STUFF®



Collected here under the broad yet technically precise rubric of "STUFF®" (a recursive acronym for "STUFF® That Undermines Figural Forms®" – sometimes colloquially referred to as "stuff that's hard to categorize"), you will find a selected assortment of projects in media other than text. This includes scholarly video essays, digital humanities and critical making projects of various sorts, and creative projects utilizing augmented reality, generative processes, glitches, and other STUFF®.

Caveat emptor: The division of all this STUFF® into three discrete categories (videographic, digital, and creative stuff) is somewhat arbitrary due to a great deal of overlap, recursion, and re-entry among them...

Videographic STUFF®

Digital STUFF®

Creative STUFF®

(Scroll down or click one of the links for more info.)

Videographic Scholarship

Selected video essays, videographic research, video-based scholarship.

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Post-Cinema: Videographic Explorations is an exhibition of video essays on a variety of contemporary media forms and phenomena – including digital animation, Beyoncé's Lemonade and the visual album, contemporary horror, slow cinema, post-cinematic television and transmedia franchises, among others. The exhibition, which includes works by leading filmmaker-scholars as well as students from Shane Denson's seminar on "Post-Cinema" (Film Studies 290, Winter 2017), was on display May 1 - 12, 2017 in the McMurtry Building on the campus of Stanford University. Featured here is a selection of the works shown there.

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"Don't Look Now: Paradoxes of Suture" is an interactive video essay that explores suture, space, and vision in Nicolas Roeg's Don't Look Now (1973), concentrating on one key scene in the film – an important turning point that problematizes both the characters' and the spectator's perspectives vis-à-vis narrative events. Formally, the video essay also experiments with "close" (or focused) and "distant" (or scanning, scattered) modes of viewing, allowing the viewer to alternate between paying close attention to intra-shot details and assuming a "meta-" perspective from which several or all of the scene's shots can be surveyed at once. "Experiment" is the key word here, describing as it does every facet of this piece. From its production to its presentation and finally the perceptual modes it offers to viewers, "Don't Look Now: Paradoxes of Suture" is designed as an experiment in a strong sense, one which questions the very form and function of the video essay. (Click here or on the image above to view the piece.)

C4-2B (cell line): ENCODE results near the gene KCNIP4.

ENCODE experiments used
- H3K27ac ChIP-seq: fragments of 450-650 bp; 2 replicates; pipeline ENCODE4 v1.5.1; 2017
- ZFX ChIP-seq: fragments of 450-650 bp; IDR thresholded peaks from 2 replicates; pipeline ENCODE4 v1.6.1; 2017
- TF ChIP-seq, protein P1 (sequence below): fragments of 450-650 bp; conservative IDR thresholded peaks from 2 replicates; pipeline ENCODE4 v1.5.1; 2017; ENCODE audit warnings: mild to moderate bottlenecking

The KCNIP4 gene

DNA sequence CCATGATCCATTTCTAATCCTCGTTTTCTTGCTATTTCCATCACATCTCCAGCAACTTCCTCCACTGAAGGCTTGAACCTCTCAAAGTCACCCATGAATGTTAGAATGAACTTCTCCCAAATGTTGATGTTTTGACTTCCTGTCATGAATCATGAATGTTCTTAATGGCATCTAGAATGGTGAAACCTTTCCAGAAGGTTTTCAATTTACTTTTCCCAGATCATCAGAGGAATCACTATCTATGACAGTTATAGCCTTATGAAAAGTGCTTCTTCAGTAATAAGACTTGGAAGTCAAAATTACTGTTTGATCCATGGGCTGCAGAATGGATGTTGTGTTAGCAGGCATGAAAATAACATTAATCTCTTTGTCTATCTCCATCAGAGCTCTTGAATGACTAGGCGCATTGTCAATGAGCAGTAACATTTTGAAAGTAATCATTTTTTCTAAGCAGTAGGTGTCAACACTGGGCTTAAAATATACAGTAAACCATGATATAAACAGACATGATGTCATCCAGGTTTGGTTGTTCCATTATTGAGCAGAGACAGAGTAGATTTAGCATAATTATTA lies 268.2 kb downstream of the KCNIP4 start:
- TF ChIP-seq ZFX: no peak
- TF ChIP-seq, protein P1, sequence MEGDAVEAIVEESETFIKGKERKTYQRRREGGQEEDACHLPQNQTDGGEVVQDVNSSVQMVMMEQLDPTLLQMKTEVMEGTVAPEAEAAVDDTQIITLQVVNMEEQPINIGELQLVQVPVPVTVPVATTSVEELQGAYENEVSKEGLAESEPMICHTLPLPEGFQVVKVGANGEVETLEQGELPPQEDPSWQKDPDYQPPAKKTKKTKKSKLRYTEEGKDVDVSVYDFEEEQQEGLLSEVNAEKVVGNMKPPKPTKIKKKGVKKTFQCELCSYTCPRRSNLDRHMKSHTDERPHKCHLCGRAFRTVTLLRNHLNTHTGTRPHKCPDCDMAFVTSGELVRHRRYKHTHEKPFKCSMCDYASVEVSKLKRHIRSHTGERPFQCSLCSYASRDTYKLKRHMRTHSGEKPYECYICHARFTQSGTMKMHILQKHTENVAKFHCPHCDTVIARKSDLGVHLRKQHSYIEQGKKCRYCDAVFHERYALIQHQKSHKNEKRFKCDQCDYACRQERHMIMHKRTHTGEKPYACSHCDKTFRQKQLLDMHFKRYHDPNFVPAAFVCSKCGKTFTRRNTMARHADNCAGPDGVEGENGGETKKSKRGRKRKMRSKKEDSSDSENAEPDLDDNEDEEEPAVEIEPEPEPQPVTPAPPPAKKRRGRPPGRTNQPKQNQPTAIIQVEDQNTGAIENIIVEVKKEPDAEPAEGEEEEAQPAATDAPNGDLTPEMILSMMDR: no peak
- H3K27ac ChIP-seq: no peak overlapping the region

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The video essay "Sight and Sound Conspire: Monstrous Audio-Vision in James Whale's Frankenstein (1933)" offers a meditation, in three acts, on the relations between the visual and the auditory in James Whale's classic horror film. Introducing the iconic image of the creature (played by Boris Karloff, realized by makeup artist Jack Pierce, and long defended as a visual trademark by Universal Studios), Whale's film drew its power to frighten audiences from the particular relations that images and sounds had with respect to one another in the early years of sound cinema. The video essay was published in [in]Transition: Journal of Videographic Film & Media Studies 2.4 (2016). (Click here for the original publication, where the video is accompanied by a written essay, along with responses from Drew Morton and Steven Shaviro.)